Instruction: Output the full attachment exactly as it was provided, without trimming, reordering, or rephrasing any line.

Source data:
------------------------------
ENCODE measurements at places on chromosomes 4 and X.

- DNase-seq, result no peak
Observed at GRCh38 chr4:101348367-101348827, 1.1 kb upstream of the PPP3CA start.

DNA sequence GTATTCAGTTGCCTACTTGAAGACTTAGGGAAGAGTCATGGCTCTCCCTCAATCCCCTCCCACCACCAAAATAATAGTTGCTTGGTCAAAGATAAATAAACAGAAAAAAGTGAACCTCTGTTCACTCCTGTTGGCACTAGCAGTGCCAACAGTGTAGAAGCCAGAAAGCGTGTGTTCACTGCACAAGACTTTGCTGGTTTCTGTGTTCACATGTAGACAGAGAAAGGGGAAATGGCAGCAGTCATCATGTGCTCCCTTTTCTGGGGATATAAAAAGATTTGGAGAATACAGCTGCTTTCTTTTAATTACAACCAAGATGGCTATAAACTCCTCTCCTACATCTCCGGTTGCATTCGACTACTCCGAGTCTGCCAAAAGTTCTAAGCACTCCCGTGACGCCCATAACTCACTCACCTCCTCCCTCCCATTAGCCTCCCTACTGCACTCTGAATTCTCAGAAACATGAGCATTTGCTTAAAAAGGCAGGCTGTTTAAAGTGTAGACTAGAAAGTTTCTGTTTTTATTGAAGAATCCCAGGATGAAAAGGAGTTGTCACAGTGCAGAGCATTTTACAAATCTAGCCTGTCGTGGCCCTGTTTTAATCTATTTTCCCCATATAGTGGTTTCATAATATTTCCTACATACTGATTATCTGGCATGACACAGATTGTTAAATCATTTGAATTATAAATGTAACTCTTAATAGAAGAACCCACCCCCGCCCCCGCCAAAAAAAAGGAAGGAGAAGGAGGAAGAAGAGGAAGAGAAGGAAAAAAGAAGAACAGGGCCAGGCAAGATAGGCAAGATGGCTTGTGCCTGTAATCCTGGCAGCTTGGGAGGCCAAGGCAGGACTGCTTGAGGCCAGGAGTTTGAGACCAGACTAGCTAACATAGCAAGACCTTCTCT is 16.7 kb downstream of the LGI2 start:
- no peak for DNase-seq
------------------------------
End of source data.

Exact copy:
ENCODE measurements at places on chromosomes 4 and X.

- DNase-seq, result no peak
Observed at GRCh38 chr4:101348367-101348827, 1.1 kb upstream of the PPP3CA start.

DNA sequence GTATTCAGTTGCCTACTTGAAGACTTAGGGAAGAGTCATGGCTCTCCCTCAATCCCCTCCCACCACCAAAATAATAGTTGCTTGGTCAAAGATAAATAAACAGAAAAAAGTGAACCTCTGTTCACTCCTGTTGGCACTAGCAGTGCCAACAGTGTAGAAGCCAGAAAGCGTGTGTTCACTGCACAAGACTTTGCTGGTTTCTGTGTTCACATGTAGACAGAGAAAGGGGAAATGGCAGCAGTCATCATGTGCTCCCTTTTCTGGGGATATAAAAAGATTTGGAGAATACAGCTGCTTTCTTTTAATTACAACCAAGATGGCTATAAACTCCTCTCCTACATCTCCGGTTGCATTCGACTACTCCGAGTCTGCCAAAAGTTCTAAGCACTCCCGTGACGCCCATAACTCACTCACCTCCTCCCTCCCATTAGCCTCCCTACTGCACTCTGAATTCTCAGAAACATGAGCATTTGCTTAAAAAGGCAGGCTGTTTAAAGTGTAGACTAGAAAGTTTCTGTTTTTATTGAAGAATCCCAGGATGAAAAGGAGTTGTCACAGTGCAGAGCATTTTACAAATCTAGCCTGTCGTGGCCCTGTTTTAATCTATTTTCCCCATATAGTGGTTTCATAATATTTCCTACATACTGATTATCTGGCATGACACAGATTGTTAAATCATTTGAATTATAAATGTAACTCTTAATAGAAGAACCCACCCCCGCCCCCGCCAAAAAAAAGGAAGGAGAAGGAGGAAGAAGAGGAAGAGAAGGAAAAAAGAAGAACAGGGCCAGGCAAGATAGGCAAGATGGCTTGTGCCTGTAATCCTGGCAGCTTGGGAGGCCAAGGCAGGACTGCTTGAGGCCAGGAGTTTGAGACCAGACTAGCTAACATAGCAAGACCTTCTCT is 16.7 kb downstream of the LGI2 start:
- no peak for DNase-seq